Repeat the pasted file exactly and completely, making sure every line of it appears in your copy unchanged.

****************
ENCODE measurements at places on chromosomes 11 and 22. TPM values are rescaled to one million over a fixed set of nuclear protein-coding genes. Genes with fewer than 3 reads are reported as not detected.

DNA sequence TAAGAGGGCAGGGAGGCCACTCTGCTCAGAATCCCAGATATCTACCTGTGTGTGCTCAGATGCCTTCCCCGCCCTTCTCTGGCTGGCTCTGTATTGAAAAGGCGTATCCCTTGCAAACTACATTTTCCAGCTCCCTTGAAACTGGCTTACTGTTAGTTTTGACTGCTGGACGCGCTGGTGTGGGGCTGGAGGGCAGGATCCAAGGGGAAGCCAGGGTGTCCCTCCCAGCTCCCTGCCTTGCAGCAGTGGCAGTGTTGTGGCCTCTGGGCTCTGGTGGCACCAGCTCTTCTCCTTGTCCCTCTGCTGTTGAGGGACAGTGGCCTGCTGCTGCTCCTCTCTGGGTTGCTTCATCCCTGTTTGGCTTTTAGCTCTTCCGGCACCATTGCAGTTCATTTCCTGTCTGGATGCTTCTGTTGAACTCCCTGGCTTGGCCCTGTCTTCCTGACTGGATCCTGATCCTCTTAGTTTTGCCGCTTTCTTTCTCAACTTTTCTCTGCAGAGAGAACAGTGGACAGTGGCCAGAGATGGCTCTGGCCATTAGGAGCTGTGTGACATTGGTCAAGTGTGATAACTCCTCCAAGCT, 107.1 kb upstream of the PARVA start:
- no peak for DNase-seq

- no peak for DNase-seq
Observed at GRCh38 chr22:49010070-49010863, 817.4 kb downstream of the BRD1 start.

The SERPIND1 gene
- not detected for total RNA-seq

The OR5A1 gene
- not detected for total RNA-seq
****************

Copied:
ENCODE measurements at places on chromosomes 11 and 22. TPM values are rescaled to one million over a fixed set of nuclear protein-coding genes. Genes with fewer than 3 reads are reported as not detected.

DNA sequence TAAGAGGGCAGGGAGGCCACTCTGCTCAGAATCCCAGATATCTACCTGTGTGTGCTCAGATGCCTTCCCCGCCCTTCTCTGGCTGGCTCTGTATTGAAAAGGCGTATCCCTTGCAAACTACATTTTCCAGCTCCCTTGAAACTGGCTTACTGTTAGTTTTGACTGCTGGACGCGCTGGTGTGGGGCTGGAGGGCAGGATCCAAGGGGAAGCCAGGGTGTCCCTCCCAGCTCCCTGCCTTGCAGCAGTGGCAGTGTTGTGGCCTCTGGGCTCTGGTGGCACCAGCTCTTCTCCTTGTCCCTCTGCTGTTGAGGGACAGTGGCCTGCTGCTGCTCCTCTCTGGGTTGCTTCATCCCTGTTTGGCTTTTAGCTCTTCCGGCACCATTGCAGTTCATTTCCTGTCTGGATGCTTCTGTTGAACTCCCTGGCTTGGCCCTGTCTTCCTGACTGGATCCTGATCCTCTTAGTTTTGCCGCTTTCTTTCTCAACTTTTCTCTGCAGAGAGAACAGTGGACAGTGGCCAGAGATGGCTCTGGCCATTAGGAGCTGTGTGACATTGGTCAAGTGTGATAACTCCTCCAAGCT, 107.1 kb upstream of the PARVA start:
- no peak for DNase-seq

- no peak for DNase-seq
Observed at GRCh38 chr22:49010070-49010863, 817.4 kb downstream of the BRD1 start.

The SERPIND1 gene
- not detected for total RNA-seq

The OR5A1 gene
- not detected for total RNA-seq